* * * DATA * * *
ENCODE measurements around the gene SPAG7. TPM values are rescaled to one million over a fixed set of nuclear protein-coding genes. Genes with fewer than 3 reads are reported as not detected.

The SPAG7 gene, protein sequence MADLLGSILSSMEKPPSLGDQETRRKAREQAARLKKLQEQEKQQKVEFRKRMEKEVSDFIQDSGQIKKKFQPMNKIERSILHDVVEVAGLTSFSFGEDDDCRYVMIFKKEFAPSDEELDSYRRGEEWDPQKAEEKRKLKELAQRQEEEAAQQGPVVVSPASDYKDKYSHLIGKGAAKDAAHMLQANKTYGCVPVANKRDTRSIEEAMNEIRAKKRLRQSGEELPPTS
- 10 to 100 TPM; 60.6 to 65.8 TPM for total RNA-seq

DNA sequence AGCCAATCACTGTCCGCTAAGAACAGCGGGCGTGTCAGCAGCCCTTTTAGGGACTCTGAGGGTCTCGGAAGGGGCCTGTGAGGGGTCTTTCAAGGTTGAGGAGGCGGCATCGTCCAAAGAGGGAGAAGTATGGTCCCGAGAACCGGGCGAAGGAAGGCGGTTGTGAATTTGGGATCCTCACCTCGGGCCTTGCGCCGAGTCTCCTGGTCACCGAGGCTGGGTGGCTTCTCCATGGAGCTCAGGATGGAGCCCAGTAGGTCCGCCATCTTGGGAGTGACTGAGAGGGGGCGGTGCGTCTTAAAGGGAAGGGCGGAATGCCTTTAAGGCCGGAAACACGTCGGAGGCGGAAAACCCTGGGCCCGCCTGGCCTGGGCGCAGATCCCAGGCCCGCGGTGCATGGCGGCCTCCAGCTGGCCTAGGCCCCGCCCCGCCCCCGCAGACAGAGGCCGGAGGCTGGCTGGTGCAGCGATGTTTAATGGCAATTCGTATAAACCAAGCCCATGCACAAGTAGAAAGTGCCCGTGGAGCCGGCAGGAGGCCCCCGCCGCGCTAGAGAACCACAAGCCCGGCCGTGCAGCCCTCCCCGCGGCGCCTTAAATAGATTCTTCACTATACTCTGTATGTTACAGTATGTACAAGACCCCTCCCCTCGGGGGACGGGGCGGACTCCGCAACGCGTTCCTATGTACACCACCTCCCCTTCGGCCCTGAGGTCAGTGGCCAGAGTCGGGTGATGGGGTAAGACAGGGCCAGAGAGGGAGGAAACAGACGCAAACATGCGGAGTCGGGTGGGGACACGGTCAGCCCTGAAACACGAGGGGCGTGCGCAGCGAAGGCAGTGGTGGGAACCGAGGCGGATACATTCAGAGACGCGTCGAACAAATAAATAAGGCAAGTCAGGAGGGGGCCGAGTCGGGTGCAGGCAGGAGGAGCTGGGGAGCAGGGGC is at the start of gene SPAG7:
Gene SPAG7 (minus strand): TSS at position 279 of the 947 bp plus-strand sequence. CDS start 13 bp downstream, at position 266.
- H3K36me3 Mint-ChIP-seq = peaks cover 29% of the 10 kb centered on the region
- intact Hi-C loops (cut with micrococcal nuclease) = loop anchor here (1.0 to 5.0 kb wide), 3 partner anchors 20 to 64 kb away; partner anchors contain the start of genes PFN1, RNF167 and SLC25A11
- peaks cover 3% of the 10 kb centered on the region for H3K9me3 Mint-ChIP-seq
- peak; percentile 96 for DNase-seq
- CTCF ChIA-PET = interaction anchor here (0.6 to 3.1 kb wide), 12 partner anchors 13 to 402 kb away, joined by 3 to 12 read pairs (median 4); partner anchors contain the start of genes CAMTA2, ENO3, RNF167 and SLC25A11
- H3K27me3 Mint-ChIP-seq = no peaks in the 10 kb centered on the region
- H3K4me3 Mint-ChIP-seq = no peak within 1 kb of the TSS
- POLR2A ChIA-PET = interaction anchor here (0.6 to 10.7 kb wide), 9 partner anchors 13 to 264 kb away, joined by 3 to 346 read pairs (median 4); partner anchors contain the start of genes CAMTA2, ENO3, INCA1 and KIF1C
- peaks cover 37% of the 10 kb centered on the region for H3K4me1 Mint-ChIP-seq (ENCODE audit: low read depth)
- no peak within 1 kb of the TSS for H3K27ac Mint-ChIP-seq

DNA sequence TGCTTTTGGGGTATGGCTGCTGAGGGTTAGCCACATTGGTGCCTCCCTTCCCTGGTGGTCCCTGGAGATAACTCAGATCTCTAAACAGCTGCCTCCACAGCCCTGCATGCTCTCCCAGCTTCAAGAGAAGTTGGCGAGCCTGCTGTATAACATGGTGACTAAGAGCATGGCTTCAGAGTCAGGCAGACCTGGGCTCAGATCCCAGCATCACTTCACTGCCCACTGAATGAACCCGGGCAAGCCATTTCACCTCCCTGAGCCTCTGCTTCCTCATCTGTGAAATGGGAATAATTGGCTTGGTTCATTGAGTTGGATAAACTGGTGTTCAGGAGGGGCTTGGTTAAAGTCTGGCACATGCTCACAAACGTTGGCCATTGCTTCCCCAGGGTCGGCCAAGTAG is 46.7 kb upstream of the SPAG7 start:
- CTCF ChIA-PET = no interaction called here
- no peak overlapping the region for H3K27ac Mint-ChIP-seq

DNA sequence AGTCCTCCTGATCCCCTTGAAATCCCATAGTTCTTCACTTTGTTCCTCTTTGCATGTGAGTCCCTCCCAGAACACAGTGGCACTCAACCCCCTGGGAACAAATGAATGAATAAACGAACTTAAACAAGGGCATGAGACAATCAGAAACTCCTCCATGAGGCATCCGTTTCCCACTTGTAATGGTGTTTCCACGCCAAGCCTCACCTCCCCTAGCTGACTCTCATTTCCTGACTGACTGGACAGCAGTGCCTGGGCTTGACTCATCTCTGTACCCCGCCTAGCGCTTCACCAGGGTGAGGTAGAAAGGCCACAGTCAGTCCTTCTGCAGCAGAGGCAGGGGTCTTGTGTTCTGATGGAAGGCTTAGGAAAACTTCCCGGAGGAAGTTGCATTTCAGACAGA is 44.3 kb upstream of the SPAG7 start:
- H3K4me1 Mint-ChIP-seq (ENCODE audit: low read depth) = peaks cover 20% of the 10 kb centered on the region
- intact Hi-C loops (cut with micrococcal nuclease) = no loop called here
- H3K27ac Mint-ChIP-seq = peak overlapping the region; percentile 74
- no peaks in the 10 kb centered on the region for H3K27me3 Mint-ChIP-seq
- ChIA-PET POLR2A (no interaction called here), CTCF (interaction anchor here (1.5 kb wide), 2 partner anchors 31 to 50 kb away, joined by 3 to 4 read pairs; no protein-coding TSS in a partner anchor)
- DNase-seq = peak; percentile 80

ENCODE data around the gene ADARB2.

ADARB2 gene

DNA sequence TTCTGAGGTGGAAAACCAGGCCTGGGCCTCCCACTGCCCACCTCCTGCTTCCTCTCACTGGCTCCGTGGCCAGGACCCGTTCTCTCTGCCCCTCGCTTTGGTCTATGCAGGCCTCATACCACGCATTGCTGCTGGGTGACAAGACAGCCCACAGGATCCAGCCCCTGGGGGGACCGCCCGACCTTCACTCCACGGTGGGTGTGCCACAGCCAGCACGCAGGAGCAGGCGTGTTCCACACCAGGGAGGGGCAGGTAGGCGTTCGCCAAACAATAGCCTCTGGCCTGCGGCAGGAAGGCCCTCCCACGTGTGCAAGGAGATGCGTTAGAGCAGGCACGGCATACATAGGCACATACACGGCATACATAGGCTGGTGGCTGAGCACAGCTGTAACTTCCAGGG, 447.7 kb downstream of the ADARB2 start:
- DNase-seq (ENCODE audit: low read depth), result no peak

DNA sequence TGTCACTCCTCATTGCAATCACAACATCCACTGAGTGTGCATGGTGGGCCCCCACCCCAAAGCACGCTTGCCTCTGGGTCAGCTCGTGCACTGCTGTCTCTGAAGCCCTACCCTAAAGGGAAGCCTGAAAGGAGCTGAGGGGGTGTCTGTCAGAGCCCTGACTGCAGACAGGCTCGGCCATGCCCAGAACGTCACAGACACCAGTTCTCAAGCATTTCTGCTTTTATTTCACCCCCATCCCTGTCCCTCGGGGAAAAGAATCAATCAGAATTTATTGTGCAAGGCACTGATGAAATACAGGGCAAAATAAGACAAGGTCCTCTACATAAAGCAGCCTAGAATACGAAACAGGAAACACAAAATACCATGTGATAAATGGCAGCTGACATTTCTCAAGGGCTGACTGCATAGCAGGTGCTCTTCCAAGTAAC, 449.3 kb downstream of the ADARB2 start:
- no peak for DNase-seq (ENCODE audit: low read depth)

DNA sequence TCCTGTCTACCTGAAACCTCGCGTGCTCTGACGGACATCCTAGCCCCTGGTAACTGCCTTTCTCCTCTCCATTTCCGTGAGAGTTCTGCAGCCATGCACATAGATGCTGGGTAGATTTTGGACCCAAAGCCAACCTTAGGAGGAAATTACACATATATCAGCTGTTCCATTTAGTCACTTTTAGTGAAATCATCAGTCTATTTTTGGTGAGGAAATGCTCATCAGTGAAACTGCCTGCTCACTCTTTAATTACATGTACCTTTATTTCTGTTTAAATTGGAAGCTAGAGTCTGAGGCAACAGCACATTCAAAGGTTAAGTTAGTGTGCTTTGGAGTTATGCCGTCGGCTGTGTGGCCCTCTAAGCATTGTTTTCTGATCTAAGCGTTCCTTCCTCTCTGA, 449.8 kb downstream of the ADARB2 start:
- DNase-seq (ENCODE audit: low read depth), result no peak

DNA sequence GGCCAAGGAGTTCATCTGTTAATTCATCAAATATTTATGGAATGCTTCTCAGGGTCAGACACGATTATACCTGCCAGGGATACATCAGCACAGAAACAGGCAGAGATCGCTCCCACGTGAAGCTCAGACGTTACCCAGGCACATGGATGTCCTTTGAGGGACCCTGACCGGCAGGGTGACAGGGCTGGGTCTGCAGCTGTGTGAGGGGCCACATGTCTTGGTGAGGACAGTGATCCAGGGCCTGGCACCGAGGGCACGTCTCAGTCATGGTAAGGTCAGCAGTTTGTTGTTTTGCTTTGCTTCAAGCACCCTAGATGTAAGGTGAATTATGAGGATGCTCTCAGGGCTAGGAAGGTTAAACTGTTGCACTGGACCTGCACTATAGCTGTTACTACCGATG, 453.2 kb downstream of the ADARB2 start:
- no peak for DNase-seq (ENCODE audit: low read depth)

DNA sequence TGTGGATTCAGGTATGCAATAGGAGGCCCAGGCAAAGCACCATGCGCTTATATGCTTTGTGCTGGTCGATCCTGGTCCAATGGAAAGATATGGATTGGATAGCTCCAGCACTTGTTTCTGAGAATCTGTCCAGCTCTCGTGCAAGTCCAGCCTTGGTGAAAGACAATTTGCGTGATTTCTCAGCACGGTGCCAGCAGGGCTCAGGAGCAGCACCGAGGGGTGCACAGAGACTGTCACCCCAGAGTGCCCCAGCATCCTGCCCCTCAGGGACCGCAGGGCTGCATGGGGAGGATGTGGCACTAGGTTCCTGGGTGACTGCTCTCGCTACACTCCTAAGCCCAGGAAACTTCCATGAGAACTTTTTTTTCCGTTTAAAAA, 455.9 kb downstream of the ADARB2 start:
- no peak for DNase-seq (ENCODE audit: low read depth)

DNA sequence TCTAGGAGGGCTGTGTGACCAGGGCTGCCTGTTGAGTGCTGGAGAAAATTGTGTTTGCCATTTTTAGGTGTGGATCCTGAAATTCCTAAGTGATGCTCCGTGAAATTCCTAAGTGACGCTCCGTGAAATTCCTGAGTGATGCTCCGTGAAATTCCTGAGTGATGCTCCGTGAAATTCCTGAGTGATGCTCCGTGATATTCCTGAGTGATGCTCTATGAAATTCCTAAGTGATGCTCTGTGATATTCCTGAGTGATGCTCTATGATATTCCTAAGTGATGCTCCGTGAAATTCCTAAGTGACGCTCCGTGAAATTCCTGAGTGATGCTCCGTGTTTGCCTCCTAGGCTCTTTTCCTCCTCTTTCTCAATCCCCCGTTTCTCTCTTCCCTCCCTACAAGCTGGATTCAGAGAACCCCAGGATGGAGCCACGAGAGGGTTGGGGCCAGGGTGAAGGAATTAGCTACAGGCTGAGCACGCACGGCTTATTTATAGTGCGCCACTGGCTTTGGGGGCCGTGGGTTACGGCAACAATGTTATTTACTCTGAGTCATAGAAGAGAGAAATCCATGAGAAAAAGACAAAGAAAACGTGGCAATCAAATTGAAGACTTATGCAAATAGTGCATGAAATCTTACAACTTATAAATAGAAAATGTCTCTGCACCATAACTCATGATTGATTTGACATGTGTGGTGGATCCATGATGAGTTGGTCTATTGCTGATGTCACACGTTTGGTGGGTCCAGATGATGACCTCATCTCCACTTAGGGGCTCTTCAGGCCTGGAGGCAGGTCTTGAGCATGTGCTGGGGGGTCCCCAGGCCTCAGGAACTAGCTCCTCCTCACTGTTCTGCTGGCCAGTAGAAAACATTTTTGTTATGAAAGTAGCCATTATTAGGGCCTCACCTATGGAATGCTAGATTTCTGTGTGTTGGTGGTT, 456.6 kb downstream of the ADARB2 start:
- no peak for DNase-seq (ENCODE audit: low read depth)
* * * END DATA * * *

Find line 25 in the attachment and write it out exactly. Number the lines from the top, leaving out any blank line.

- DNase-seq = peak; percentile 80